New drug brings cheers to RA patients

New drug brings cheers to RA patients

Rheumatoid arthritis (RA) patients in India can look forward to an efficacions medicine to alleviate their pain, thanks to successful clinical trials of what researchers describe as a blockbuster molecule.

The drug “Tofacitimb” got the approval of the US Federal Drug Authority in November last year, bringing cheers to millions of patients suffering from RA, a crippling auto-immune disease that affects the joints.

Teams of doctors and researchers have been conducting clinical trials at 350 sites, spread over 35 countries including India, and the results have been very encouraging, said Dr V Sarath Chandra Mouli, chief rheumatologist at Krishna Institute of Medical Sciences (Kims), one of the centres where the clinical trials are being conducted.

Tofacitimb, developed by global pharmaceutical major Pfizer, helped in the reduction of inflammation and progression of disease, Dr Mouli said. The trials revealed that the drug has good tolerance levels among the patients.

Pfizer has since applied for approval of the medicine with the Drugs Controller General of India (DCGI). At present, the drug is available only in the US market.“Rheumatoid arthritis requires lifelong treatment, and with Tofacitimb showing very good results, patients in India can look forward to an effective medicine to reduce their pain,” the rheumatologist said.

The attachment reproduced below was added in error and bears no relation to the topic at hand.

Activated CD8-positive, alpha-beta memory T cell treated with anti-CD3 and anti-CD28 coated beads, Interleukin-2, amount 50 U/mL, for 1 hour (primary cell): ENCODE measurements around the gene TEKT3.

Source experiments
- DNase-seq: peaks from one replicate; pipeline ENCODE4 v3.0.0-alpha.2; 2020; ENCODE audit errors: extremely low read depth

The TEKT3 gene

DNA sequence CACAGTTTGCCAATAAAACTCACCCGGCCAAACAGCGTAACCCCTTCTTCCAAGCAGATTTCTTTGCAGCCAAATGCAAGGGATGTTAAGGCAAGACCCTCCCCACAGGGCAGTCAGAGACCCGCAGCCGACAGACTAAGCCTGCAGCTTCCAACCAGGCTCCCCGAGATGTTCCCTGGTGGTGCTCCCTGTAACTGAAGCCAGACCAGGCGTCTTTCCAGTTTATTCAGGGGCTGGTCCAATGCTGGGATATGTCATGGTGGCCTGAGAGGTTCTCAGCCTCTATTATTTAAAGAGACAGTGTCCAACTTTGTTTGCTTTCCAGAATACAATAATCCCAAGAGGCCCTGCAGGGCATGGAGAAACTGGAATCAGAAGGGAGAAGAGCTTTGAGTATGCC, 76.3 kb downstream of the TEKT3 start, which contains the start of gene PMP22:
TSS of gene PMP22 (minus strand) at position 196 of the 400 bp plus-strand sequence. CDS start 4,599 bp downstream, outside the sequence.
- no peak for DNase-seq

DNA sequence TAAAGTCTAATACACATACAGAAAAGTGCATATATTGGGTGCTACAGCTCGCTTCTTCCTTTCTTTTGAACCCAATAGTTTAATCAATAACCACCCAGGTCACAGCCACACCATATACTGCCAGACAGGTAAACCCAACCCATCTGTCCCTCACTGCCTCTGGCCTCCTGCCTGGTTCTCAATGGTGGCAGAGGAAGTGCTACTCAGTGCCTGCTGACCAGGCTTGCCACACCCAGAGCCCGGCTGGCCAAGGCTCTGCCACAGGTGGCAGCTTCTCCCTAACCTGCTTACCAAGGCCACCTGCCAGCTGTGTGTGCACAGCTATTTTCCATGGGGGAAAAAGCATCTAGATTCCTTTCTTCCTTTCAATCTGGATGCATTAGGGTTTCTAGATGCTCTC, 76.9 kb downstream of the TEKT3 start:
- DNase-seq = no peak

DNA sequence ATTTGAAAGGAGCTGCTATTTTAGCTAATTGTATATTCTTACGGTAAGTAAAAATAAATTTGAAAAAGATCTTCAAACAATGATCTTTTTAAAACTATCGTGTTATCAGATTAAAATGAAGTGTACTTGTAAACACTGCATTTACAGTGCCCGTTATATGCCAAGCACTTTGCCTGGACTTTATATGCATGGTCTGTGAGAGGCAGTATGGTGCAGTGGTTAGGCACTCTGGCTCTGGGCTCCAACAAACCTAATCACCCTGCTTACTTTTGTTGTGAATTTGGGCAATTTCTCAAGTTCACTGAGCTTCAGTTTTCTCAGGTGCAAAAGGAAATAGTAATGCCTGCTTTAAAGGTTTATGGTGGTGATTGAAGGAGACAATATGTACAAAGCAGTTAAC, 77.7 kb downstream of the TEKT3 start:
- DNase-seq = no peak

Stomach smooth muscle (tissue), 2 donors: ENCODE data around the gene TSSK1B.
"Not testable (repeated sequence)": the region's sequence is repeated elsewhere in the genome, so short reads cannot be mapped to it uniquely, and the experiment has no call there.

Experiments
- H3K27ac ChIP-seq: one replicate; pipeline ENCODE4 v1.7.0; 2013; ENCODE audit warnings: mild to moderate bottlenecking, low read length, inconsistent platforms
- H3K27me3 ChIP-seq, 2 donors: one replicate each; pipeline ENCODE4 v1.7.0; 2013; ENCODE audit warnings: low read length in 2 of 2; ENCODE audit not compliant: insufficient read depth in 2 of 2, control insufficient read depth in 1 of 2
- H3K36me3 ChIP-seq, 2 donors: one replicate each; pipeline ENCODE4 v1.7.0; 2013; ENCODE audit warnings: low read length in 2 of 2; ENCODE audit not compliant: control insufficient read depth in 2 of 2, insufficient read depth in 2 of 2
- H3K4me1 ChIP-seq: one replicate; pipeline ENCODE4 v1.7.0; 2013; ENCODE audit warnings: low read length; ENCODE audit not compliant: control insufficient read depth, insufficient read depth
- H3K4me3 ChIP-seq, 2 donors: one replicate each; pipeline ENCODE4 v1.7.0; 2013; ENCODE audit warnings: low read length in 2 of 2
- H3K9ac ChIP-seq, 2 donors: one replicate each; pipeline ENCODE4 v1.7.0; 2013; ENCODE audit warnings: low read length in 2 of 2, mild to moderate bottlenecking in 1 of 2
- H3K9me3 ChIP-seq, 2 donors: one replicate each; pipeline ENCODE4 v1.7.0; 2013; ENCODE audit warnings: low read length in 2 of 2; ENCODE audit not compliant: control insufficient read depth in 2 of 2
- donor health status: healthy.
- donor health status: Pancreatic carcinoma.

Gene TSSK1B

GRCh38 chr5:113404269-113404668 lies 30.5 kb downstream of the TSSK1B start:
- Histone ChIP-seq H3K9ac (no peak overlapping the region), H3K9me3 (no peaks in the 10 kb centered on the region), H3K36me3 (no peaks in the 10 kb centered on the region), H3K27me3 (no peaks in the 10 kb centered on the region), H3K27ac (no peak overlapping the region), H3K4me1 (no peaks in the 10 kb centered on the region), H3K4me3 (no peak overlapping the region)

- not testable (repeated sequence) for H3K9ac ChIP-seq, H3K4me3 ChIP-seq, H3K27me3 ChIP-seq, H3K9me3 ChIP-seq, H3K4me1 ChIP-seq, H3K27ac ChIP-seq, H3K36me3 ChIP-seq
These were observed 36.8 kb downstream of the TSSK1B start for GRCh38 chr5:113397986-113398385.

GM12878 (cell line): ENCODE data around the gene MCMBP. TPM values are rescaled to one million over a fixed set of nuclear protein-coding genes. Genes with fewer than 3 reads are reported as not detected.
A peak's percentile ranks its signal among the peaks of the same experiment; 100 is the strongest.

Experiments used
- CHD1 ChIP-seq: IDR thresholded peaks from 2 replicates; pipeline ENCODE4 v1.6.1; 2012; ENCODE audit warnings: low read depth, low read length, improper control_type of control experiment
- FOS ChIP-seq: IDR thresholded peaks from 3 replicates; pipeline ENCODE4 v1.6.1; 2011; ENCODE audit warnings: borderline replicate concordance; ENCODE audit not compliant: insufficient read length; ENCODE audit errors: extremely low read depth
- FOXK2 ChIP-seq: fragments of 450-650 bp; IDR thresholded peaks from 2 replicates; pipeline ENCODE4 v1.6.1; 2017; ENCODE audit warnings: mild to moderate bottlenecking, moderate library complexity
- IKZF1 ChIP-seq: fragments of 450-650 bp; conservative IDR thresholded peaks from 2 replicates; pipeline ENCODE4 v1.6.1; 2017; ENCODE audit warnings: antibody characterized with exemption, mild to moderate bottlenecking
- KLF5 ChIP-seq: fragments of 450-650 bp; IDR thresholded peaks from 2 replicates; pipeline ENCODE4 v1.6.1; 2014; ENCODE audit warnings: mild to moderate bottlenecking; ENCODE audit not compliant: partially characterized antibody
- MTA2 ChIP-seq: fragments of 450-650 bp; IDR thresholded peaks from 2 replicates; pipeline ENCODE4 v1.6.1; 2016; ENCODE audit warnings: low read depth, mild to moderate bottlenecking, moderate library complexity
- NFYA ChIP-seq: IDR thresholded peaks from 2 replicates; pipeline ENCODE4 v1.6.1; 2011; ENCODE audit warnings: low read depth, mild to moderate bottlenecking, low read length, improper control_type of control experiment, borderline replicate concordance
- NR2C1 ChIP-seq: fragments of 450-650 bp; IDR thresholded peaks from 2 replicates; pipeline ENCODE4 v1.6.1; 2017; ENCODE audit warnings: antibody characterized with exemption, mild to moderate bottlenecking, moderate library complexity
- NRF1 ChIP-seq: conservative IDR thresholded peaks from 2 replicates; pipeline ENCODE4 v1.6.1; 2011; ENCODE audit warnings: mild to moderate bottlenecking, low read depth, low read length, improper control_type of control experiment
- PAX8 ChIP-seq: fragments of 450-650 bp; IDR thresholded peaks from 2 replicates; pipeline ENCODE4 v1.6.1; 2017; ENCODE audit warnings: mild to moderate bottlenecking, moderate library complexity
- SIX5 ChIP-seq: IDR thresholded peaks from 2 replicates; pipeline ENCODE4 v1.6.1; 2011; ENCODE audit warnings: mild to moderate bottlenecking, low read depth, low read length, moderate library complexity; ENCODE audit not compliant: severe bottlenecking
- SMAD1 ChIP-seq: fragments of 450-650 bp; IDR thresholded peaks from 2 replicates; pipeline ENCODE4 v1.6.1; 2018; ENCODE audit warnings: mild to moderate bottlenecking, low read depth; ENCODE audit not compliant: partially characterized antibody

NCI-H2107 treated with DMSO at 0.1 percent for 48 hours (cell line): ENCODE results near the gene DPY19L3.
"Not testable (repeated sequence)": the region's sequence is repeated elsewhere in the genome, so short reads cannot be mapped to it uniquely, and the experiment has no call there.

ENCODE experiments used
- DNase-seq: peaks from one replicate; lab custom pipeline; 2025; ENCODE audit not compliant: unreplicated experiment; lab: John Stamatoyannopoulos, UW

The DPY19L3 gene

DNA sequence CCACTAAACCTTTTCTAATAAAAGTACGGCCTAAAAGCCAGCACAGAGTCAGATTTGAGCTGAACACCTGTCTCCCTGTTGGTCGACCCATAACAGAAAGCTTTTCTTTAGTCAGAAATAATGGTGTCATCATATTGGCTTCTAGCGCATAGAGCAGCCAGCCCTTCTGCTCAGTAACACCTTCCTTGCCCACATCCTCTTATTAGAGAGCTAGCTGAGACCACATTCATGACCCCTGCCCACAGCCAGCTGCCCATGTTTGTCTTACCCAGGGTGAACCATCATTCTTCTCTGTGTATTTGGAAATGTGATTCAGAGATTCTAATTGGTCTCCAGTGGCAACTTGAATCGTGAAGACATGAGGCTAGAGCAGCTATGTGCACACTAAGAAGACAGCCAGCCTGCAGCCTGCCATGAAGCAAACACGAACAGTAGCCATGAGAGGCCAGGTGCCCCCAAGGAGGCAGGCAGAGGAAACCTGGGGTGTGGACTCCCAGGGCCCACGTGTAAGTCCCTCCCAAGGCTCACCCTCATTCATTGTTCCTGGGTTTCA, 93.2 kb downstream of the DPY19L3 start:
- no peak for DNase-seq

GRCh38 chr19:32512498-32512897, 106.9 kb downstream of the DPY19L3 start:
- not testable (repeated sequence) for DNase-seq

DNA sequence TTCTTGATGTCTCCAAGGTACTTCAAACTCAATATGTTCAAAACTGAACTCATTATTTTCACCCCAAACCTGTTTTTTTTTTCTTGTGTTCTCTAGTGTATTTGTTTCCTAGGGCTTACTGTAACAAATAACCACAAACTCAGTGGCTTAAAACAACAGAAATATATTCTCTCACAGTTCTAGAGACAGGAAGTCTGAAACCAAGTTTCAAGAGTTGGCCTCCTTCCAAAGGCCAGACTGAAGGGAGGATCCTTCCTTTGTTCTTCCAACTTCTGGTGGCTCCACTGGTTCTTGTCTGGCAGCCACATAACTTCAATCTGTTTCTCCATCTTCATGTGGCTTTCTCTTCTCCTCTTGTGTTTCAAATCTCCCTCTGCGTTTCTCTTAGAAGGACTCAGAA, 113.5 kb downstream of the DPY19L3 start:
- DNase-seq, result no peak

Kims, which is one of the 350 sites conducting the drug trials for the last four years, has reported excellent recovery rate among patients who have been put on the drug on a voluntary basis.

They are being administered the medicine free of cost.

“The treatment, which costs about $2,500 per month per patient, is being given to patients in our hospital free of cost. Pfizer is providing the drug free for clinical trials,” Dr Mouli said.

Over 20 patients in the age group of 18 to 65 years, most of them women, have been undergoing trial at Kims since 2008.

About the ethical questions being raised about clinical trials in India, Dr Mouli said that in the case of Tofacitimb, patient participation was voluntary. “We explain to the patients the research project in detail and only after they give their consent do we go ahead with the trials,” he said, adding there was a misconception that Indians were being used as guinea pigs by pharmaceutical giants for clinical trials.
It is estimated that one crore people in India suffer from rheumatoid arthritis.

 The number may swell to three to five crore if all other forms of rheumatic problems are taken into consideration. This is an alarming figure for any country.
Despite such a high incidence, the public awareness about rheumatic diseases is very poor in the country.